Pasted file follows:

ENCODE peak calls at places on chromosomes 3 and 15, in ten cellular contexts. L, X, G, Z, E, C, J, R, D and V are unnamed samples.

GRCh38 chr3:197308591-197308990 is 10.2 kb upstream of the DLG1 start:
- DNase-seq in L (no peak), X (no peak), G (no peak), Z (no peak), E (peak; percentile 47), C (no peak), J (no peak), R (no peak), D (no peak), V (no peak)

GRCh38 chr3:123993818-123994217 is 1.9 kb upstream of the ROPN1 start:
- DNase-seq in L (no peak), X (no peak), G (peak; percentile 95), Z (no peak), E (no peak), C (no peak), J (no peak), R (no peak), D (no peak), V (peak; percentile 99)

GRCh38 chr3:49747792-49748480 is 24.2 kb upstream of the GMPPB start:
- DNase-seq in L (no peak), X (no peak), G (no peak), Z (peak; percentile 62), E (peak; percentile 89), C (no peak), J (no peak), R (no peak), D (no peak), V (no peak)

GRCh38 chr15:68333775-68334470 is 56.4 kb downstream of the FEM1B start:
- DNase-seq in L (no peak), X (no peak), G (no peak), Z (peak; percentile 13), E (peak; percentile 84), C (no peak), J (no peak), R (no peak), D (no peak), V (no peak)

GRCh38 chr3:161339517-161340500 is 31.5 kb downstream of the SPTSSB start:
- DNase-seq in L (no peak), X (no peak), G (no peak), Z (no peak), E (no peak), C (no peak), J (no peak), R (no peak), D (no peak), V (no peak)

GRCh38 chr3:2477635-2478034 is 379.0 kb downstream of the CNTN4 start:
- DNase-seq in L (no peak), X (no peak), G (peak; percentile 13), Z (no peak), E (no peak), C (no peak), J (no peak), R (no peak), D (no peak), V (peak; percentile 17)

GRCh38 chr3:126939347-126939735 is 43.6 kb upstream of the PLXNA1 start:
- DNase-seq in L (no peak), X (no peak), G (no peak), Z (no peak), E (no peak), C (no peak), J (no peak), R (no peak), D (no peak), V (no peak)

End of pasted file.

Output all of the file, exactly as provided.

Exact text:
ENCODE peak calls at places on chromosomes 3 and 15, in ten cellular contexts. L, X, G, Z, E, C, J, R, D and V are unnamed samples.

GRCh38 chr3:197308591-197308990 is 10.2 kb upstream of the DLG1 start:
- DNase-seq in L (no peak), X (no peak), G (no peak), Z (no peak), E (peak; percentile 47), C (no peak), J (no peak), R (no peak), D (no peak), V (no peak)

GRCh38 chr3:123993818-123994217 is 1.9 kb upstream of the ROPN1 start:
- DNase-seq in L (no peak), X (no peak), G (peak; percentile 95), Z (no peak), E (no peak), C (no peak), J (no peak), R (no peak), D (no peak), V (peak; percentile 99)

GRCh38 chr3:49747792-49748480 is 24.2 kb upstream of the GMPPB start:
- DNase-seq in L (no peak), X (no peak), G (no peak), Z (peak; percentile 62), E (peak; percentile 89), C (no peak), J (no peak), R (no peak), D (no peak), V (no peak)

GRCh38 chr15:68333775-68334470 is 56.4 kb downstream of the FEM1B start:
- DNase-seq in L (no peak), X (no peak), G (no peak), Z (peak; percentile 13), E (peak; percentile 84), C (no peak), J (no peak), R (no peak), D (no peak), V (no peak)

GRCh38 chr3:161339517-161340500 is 31.5 kb downstream of the SPTSSB start:
- DNase-seq in L (no peak), X (no peak), G (no peak), Z (no peak), E (no peak), C (no peak), J (no peak), R (no peak), D (no peak), V (no peak)

GRCh38 chr3:2477635-2478034 is 379.0 kb downstream of the CNTN4 start:
- DNase-seq in L (no peak), X (no peak), G (peak; percentile 13), Z (no peak), E (no peak), C (no peak), J (no peak), R (no peak), D (no peak), V (peak; percentile 17)

GRCh38 chr3:126939347-126939735 is 43.6 kb upstream of the PLXNA1 start:
- DNase-seq in L (no peak), X (no peak), G (no peak), Z (no peak), E (no peak), C (no peak), J (no peak), R (no peak), D (no peak), V (no peak)